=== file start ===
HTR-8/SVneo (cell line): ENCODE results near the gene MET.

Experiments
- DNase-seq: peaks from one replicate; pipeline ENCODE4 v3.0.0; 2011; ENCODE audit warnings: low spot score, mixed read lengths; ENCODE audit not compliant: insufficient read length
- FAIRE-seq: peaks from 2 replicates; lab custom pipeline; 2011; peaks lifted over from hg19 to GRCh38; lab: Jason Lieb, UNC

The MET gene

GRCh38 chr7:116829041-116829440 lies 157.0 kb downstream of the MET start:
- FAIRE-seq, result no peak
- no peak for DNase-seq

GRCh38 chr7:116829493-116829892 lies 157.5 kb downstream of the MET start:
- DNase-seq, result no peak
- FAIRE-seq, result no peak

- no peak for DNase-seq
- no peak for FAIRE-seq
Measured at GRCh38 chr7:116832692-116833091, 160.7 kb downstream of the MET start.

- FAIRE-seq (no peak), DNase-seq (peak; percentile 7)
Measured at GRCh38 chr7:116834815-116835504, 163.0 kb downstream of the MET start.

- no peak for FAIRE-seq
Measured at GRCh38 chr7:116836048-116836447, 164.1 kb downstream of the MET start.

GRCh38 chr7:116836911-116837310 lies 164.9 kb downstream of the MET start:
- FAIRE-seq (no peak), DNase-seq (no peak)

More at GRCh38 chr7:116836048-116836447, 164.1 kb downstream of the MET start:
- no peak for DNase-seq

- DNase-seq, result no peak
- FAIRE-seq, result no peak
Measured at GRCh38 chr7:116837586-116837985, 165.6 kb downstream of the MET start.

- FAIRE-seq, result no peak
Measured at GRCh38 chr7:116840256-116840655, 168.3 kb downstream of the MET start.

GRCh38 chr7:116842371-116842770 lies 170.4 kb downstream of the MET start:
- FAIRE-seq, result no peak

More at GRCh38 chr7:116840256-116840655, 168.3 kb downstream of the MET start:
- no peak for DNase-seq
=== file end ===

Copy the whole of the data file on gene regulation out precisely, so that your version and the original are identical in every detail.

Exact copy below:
HTR-8/SVneo (cell line): ENCODE results near the gene MET.

Experiments
- DNase-seq: peaks from one replicate; pipeline ENCODE4 v3.0.0; 2011; ENCODE audit warnings: low spot score, mixed read lengths; ENCODE audit not compliant: insufficient read length
- FAIRE-seq: peaks from 2 replicates; lab custom pipeline; 2011; peaks lifted over from hg19 to GRCh38; lab: Jason Lieb, UNC

The MET gene

GRCh38 chr7:116829041-116829440 lies 157.0 kb downstream of the MET start:
- FAIRE-seq, result no peak
- no peak for DNase-seq

GRCh38 chr7:116829493-116829892 lies 157.5 kb downstream of the MET start:
- DNase-seq, result no peak
- FAIRE-seq, result no peak

- no peak for DNase-seq
- no peak for FAIRE-seq
Measured at GRCh38 chr7:116832692-116833091, 160.7 kb downstream of the MET start.

- FAIRE-seq (no peak), DNase-seq (peak; percentile 7)
Measured at GRCh38 chr7:116834815-116835504, 163.0 kb downstream of the MET start.

- no peak for FAIRE-seq
Measured at GRCh38 chr7:116836048-116836447, 164.1 kb downstream of the MET start.

GRCh38 chr7:116836911-116837310 lies 164.9 kb downstream of the MET start:
- FAIRE-seq (no peak), DNase-seq (no peak)

More at GRCh38 chr7:116836048-116836447, 164.1 kb downstream of the MET start:
- no peak for DNase-seq

- DNase-seq, result no peak
- FAIRE-seq, result no peak
Measured at GRCh38 chr7:116837586-116837985, 165.6 kb downstream of the MET start.

- FAIRE-seq, result no peak
Measured at GRCh38 chr7:116840256-116840655, 168.3 kb downstream of the MET start.

GRCh38 chr7:116842371-116842770 lies 170.4 kb downstream of the MET start:
- FAIRE-seq, result no peak

More at GRCh38 chr7:116840256-116840655, 168.3 kb downstream of the MET start:
- no peak for DNase-seq